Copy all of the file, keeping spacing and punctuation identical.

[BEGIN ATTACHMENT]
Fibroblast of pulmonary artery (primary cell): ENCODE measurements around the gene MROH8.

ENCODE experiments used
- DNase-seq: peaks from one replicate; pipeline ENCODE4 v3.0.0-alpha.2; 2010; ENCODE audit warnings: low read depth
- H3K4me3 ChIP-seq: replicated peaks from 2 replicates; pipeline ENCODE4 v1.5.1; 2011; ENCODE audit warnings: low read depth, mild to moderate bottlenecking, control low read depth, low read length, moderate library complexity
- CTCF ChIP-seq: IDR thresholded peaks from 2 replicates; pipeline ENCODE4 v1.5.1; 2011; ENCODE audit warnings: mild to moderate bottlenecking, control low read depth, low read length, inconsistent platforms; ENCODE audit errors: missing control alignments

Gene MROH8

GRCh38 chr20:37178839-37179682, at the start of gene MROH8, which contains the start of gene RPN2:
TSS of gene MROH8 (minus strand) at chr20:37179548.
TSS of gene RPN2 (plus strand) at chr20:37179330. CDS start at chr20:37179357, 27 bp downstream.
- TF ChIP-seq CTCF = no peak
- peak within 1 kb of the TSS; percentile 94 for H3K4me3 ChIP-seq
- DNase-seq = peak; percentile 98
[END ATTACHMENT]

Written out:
Fibroblast of pulmonary artery (primary cell): ENCODE measurements around the gene MROH8.

ENCODE experiments used
- DNase-seq: peaks from one replicate; pipeline ENCODE4 v3.0.0-alpha.2; 2010; ENCODE audit warnings: low read depth
- H3K4me3 ChIP-seq: replicated peaks from 2 replicates; pipeline ENCODE4 v1.5.1; 2011; ENCODE audit warnings: low read depth, mild to moderate bottlenecking, control low read depth, low read length, moderate library complexity
- CTCF ChIP-seq: IDR thresholded peaks from 2 replicates; pipeline ENCODE4 v1.5.1; 2011; ENCODE audit warnings: mild to moderate bottlenecking, control low read depth, low read length, inconsistent platforms; ENCODE audit errors: missing control alignments

Gene MROH8

GRCh38 chr20:37178839-37179682, at the start of gene MROH8, which contains the start of gene RPN2:
TSS of gene MROH8 (minus strand) at chr20:37179548.
TSS of gene RPN2 (plus strand) at chr20:37179330. CDS start at chr20:37179357, 27 bp downstream.
- TF ChIP-seq CTCF = no peak
- peak within 1 kb of the TSS; percentile 94 for H3K4me3 ChIP-seq
- DNase-seq = peak; percentile 98